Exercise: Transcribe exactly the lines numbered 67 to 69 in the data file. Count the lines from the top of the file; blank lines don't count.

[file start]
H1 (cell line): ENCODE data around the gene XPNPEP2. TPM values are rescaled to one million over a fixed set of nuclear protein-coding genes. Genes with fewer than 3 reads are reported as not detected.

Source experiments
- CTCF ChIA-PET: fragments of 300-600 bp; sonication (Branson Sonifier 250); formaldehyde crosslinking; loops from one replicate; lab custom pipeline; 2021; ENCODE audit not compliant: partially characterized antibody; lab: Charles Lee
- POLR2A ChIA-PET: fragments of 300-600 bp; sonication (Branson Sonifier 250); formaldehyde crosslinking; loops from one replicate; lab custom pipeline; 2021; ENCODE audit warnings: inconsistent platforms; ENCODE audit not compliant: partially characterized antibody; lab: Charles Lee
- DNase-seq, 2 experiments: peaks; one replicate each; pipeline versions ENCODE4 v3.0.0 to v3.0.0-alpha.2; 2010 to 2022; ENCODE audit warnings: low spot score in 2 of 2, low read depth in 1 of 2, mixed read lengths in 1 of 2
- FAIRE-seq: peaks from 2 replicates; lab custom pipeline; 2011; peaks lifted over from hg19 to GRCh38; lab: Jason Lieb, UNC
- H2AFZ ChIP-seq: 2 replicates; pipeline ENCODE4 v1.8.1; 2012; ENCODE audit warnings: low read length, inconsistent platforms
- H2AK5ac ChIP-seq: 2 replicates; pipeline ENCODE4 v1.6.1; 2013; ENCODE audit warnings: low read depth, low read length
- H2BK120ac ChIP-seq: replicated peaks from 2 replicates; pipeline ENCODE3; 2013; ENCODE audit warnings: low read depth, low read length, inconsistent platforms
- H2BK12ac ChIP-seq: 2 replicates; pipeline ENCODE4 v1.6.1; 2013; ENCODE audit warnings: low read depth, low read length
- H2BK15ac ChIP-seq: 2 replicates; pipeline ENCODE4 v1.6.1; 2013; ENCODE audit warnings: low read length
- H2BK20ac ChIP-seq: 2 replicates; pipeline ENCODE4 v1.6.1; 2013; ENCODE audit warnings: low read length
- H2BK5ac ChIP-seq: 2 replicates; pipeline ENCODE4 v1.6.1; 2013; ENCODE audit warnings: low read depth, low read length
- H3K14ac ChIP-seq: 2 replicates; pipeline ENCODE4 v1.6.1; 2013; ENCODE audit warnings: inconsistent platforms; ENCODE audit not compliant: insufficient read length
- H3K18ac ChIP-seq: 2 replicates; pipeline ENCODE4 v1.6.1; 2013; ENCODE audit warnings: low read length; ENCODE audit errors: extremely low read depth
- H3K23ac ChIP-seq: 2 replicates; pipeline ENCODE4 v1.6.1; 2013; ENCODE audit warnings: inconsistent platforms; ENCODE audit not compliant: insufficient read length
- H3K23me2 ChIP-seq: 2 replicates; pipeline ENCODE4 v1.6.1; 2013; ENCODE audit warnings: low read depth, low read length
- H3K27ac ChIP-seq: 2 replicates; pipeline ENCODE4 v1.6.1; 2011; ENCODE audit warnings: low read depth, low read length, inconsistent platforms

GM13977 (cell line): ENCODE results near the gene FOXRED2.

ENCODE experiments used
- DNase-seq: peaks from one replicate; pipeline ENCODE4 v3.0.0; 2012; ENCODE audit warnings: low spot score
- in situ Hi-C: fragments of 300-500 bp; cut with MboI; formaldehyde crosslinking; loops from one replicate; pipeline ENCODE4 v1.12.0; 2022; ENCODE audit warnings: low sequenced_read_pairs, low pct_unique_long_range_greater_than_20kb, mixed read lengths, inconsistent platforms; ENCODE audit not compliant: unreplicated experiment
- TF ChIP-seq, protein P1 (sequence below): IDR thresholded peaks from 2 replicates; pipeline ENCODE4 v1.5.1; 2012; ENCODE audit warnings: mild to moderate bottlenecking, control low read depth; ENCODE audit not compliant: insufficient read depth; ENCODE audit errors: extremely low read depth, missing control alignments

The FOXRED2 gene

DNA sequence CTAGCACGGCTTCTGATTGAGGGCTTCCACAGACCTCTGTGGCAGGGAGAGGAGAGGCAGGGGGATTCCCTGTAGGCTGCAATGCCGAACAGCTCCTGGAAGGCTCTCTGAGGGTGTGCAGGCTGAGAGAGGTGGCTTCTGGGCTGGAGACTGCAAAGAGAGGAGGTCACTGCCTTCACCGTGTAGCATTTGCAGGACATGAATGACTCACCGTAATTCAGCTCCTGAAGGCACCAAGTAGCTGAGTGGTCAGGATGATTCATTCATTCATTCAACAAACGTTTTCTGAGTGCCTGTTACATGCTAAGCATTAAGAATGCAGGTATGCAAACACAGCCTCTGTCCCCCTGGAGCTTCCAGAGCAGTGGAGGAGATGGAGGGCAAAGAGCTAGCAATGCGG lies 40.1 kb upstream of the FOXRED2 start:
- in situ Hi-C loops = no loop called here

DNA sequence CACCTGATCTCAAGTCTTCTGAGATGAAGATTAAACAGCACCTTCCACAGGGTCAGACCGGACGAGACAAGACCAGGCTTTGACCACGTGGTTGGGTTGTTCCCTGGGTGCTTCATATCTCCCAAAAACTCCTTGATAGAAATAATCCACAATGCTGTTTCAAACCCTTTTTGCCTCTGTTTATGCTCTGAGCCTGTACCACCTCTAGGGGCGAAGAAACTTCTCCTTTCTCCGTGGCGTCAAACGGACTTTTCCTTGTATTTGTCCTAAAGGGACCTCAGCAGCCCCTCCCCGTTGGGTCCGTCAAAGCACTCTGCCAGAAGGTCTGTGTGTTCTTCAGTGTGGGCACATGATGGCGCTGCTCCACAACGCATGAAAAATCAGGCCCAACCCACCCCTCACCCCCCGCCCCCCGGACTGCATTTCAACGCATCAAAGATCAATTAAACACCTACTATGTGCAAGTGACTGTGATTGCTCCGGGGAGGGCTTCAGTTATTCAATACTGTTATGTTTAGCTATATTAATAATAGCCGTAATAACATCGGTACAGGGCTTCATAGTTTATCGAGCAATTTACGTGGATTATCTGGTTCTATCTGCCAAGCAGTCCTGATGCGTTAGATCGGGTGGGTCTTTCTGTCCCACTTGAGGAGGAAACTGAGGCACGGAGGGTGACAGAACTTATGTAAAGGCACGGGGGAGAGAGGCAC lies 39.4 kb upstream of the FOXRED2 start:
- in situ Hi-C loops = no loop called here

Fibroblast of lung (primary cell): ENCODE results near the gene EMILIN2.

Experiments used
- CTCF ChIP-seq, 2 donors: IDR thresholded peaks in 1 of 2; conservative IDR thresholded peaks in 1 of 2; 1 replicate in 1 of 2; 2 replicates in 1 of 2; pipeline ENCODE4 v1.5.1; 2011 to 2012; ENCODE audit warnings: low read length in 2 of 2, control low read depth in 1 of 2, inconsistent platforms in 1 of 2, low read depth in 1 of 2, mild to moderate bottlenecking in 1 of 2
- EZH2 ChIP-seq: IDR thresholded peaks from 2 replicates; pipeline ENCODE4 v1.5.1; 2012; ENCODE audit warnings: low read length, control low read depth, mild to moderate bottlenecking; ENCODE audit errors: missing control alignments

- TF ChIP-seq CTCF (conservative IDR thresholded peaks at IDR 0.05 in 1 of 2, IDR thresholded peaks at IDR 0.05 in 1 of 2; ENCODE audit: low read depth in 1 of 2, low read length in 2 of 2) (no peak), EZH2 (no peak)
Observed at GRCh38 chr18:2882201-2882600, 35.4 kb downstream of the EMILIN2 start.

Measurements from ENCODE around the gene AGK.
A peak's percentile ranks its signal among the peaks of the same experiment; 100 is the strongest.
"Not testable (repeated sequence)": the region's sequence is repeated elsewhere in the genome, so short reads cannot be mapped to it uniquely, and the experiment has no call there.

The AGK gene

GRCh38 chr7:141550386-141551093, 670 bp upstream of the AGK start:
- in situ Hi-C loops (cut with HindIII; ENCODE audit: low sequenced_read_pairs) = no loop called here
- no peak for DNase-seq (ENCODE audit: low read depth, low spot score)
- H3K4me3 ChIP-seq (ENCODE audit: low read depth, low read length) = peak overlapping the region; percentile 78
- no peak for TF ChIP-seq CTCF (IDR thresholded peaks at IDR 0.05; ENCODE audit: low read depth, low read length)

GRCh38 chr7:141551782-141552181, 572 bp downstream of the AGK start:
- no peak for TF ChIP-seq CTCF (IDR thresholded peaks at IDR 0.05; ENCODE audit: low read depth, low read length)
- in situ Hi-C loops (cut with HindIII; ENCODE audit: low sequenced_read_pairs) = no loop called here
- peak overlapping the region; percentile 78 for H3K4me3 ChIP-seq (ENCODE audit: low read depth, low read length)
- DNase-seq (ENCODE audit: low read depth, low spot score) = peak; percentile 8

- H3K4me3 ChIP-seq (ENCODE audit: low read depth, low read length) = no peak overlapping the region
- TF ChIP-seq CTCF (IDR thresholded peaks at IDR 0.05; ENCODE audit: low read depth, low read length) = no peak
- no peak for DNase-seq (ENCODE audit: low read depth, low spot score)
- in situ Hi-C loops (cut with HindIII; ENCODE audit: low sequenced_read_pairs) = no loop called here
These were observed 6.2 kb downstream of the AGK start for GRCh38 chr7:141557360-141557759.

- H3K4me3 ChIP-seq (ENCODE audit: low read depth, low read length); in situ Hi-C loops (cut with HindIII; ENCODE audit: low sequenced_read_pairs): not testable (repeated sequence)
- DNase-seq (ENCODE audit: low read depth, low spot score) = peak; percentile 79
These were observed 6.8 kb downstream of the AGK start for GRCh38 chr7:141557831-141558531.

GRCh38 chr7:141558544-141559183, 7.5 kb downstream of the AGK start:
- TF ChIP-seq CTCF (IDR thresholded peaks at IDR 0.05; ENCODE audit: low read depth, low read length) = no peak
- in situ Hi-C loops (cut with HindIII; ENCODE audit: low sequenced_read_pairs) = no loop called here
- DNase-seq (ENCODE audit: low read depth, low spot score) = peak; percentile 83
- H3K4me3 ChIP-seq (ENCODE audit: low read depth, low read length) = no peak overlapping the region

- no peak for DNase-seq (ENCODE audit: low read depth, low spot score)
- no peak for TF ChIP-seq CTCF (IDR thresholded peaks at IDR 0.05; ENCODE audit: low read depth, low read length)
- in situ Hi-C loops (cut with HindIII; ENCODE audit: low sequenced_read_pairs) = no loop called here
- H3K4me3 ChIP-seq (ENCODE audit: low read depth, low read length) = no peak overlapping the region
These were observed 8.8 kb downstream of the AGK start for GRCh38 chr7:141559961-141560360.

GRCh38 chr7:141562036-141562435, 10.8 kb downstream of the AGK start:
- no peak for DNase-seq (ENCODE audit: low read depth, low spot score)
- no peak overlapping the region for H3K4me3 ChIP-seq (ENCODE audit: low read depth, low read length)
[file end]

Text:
GRCh38 chr7:141562036-141562435, 10.8 kb downstream of the AGK start:
- no peak for DNase-seq (ENCODE audit: low read depth, low spot score)
- no peak overlapping the region for H3K4me3 ChIP-seq (ENCODE audit: low read depth, low read length)